Australian Man Faces Up to 3 Years in Jail For Facebook Harassment
"This case will be the first of its kind and will represent a landmark victory for opponents of online harassment."
Last October, an Australian man got taken to court for a series of harassing Facebook comments; the posts concerned a woman that he did not know and were written in mockery of a screenshot of her Tinder dating profile. The Facebook posts, which according to New Matilda‘s report were left by a 25-year-old man named Zane Alchin, appeared on Facebook in August of 2015 and attacked the woman in the original photo, as well as her friends, some of whom had appeared in the comments to defend her.
Alchin had initially entered a “not guilty” plea for the numerous communications, but as of today, that plea has been reversed to a “guilty” plea. Alchin will face sentencing on July 29th. The punishment for the law in question, which is section 474.17 of Australia’s Commonwealth Criminal Code Act, could be up to three years in prison. The police factsheet states that Alchin found the post about the Tinder profile from an “anti-feminist website,” then elaborates: “He was internet trolling and was unaware it was a crime.”
Indeed, Alchin’s original posts indicate his own lack of understanding about the law he had broken. When one of the women wrote that she intended to take his posts to the police, he wrote, “What law am I breaking? I’m not the one out of the fucking kitchen.” Given the extent of the graphic violence and sexual harassment in Alchin’s original posts, which can be found on New Matilda, it seems surprising that he did not think any consequence would arise.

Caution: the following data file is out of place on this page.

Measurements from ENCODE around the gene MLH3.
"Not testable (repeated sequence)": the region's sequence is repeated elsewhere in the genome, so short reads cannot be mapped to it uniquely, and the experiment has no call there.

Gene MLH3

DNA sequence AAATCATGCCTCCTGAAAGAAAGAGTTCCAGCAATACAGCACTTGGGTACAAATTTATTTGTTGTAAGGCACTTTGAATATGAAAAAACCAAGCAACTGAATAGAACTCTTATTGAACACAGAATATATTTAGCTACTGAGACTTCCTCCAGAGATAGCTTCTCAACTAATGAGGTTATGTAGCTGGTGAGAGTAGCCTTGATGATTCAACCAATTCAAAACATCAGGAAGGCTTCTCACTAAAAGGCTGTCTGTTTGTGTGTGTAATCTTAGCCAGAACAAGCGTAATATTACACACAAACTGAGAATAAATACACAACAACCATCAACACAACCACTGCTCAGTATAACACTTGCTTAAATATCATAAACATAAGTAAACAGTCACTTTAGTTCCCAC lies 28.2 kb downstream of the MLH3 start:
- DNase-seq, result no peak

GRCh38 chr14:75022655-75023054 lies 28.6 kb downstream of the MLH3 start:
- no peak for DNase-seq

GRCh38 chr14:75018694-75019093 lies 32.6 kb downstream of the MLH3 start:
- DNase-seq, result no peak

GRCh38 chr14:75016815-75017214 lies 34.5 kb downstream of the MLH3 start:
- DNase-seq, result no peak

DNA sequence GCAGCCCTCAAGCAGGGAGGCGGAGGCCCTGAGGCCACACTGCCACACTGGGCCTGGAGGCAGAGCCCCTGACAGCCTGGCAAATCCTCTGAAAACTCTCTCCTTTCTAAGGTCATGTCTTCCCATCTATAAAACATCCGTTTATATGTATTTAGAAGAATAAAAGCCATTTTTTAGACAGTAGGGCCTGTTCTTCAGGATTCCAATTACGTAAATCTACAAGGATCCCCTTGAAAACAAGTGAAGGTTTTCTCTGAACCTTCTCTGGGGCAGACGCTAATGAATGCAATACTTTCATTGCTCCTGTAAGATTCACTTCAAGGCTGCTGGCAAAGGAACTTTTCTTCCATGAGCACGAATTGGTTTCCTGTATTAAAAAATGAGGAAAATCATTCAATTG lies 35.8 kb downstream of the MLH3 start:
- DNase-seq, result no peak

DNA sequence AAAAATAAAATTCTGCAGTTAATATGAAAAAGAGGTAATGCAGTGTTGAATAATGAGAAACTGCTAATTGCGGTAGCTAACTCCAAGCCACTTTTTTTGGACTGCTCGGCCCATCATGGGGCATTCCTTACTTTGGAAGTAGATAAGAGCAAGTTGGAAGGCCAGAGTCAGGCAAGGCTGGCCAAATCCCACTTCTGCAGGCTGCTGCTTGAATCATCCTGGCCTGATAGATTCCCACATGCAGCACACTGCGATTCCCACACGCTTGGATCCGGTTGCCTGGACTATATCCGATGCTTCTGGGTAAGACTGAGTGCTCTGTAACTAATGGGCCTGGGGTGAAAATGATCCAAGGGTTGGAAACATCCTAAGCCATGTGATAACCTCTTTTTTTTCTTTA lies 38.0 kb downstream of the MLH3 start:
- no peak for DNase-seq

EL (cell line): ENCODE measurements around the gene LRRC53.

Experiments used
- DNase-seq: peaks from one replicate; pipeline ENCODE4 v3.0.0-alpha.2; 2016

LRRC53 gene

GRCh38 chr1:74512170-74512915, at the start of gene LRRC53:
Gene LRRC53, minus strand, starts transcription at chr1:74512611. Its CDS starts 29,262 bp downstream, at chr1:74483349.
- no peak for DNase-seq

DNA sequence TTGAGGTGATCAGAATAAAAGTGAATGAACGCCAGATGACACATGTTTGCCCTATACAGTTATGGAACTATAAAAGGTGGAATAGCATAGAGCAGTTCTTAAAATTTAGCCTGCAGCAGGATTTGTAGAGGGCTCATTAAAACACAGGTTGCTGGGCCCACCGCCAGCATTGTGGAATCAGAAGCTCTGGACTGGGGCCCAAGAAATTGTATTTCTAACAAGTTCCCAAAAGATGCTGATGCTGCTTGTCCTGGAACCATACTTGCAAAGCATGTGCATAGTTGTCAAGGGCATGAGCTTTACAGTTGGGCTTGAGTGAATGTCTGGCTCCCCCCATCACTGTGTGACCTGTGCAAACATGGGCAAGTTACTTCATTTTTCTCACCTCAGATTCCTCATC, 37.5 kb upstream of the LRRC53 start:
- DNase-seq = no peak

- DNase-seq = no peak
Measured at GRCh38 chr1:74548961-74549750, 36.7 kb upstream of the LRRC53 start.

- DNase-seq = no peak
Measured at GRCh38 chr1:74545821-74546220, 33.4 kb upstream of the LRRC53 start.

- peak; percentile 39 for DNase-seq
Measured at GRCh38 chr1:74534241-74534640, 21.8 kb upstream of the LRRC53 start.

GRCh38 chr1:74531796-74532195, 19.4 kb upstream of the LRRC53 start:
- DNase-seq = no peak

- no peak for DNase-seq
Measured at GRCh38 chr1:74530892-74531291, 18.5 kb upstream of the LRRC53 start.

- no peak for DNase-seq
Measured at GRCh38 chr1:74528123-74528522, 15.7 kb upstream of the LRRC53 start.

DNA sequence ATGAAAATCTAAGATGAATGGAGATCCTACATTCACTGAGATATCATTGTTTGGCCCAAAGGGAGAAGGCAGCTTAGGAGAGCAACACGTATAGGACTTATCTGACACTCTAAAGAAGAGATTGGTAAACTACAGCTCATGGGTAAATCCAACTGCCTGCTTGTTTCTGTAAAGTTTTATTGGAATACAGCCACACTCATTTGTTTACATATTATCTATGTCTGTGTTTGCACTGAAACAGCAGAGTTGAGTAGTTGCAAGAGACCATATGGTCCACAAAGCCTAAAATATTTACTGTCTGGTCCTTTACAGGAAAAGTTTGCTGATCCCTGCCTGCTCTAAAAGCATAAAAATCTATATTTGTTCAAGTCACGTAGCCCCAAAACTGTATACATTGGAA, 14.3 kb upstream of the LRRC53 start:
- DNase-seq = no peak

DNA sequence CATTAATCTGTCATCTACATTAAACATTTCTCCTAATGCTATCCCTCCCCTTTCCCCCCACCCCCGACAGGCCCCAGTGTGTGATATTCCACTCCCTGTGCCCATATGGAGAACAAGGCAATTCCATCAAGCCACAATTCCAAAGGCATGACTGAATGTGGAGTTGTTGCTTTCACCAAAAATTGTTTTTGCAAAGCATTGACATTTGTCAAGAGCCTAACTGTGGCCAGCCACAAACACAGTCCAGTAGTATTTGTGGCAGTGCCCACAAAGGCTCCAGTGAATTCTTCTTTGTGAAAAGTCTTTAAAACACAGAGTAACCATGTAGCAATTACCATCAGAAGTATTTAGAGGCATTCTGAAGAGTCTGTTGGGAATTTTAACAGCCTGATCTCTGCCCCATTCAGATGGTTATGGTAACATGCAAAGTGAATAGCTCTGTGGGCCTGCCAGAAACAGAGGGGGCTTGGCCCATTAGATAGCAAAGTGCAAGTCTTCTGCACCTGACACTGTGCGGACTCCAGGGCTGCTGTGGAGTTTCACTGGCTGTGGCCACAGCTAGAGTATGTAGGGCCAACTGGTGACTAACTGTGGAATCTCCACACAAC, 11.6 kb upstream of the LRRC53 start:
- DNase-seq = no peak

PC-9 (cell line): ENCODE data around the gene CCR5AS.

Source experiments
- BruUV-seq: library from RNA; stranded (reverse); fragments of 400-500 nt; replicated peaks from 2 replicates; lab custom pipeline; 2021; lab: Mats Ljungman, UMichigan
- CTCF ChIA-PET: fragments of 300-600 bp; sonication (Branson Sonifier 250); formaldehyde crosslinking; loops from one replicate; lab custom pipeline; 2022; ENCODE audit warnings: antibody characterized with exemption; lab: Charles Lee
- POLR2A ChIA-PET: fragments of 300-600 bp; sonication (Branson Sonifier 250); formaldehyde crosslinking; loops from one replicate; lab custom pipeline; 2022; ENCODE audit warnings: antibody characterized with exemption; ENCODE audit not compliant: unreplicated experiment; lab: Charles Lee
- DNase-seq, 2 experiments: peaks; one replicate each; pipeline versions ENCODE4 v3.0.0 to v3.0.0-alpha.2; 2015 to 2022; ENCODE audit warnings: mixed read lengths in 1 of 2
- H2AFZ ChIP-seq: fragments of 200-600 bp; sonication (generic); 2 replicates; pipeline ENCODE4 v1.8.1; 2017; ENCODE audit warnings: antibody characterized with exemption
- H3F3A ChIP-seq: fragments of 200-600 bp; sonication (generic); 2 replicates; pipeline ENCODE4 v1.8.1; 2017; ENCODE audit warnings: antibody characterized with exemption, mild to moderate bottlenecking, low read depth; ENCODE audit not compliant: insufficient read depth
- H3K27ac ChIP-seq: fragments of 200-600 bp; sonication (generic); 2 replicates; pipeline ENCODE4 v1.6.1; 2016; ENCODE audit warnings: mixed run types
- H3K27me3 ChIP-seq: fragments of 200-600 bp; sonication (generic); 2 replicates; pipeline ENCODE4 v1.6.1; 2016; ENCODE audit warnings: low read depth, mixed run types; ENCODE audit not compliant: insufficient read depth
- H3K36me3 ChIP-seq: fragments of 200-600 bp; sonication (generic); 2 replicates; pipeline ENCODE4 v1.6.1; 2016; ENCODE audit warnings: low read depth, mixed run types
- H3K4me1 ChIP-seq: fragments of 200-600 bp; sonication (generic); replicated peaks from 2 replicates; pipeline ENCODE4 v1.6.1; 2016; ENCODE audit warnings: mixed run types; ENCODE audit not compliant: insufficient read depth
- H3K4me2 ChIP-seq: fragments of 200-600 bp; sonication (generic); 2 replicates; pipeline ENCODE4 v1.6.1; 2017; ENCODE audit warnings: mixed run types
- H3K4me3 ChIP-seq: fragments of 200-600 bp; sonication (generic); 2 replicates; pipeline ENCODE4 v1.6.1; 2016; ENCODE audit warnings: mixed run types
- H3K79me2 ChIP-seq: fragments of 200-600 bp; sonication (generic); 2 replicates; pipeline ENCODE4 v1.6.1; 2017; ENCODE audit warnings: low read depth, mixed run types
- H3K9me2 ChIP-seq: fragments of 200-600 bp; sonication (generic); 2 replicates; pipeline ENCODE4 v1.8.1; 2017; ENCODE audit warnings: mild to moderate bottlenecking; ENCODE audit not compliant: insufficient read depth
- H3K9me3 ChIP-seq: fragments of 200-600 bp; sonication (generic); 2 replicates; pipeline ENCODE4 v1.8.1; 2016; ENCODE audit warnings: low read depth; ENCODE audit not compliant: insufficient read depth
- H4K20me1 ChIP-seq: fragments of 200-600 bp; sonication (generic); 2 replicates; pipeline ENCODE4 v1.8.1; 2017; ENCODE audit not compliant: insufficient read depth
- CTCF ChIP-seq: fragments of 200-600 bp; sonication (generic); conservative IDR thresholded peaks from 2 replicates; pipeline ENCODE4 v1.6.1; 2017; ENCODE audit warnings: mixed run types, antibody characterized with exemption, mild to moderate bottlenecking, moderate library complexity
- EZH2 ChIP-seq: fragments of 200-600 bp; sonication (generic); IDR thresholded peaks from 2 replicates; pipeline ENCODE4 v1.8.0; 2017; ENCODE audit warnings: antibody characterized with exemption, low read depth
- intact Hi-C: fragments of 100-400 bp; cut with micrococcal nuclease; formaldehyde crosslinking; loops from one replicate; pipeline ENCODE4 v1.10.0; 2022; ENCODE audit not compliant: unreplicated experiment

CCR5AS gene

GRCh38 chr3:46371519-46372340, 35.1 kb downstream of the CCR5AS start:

In the past, Alchin might have been right to assume that. Many, many instances of online harassment have gone unpunished and ignored in the past. Paloma Brierley Newton, one of the women who received Alchin’s harassing messages, said in a statement: “Out victory today sends a message to all women that they don’t have to put up with harassment online; that there are steps and channels they can take, and that Australian law is on their side. This case will be the first of its kind and will represent a landmark victory for opponents of online harassment.”
As Newton’s statement explains, this case represents a very rare instance of the authorities responding to threats made over the internet, and it will send an important message to Australians. Similar cases have already unfolded in Canada and the UK, but in the United States, it remains very difficult to get a conviction for death threats sent over the internet. Hopefully, cases like these will encourage more internet users not to participate in online harassment to blow off steam, no matter where an “anti-feminist website” might encourage them to go.
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